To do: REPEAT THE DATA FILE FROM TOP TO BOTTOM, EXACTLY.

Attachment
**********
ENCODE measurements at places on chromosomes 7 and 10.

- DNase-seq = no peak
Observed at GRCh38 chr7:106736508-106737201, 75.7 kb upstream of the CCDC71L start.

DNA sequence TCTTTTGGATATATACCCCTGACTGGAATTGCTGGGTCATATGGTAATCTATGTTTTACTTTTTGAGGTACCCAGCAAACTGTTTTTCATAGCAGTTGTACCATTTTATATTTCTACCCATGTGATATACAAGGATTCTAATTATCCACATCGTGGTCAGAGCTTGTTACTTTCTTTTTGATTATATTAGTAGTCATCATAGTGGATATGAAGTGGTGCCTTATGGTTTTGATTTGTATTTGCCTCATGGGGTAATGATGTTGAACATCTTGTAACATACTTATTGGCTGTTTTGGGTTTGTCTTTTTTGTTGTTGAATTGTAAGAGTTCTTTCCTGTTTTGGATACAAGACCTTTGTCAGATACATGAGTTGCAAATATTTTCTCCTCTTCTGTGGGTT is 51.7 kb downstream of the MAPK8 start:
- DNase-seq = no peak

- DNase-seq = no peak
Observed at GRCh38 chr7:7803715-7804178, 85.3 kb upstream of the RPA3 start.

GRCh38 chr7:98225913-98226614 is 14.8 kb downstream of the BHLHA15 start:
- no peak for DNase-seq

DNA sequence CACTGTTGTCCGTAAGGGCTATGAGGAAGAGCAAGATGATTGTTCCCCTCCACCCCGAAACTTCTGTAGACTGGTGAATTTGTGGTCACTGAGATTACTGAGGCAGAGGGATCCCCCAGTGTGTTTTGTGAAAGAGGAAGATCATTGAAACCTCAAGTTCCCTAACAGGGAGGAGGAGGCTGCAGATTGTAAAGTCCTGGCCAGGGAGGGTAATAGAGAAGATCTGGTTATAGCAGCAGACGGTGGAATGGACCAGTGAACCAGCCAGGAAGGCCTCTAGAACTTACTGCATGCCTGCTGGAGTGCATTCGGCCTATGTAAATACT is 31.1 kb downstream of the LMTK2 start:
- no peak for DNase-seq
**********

ENCODE measurements at places on chromosomes 7 and 10.

- DNase-seq = no peak
Observed at GRCh38 chr7:106736508-106737201, 75.7 kb upstream of the CCDC71L start.

DNA sequence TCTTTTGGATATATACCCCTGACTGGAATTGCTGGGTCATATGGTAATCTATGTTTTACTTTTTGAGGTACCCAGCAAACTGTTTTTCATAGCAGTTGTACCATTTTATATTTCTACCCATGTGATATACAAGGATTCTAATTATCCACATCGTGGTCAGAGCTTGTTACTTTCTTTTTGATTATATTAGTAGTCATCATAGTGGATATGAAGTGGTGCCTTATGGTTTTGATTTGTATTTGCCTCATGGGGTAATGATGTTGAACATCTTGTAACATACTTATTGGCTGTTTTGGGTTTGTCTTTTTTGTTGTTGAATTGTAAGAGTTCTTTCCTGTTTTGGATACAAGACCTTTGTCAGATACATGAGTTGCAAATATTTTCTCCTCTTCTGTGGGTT is 51.7 kb downstream of the MAPK8 start:
- DNase-seq = no peak

- DNase-seq = no peak
Observed at GRCh38 chr7:7803715-7804178, 85.3 kb upstream of the RPA3 start.

GRCh38 chr7:98225913-98226614 is 14.8 kb downstream of the BHLHA15 start:
- no peak for DNase-seq

DNA sequence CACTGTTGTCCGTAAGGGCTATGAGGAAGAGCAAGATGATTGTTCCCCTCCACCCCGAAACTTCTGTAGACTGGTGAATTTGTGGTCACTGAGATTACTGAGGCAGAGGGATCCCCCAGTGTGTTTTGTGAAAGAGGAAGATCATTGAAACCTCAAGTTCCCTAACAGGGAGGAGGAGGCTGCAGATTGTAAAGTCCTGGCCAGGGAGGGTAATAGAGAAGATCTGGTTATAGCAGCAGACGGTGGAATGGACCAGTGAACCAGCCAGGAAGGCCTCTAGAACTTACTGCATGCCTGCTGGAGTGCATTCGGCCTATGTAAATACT is 31.1 kb downstream of the LMTK2 start:
- no peak for DNase-seq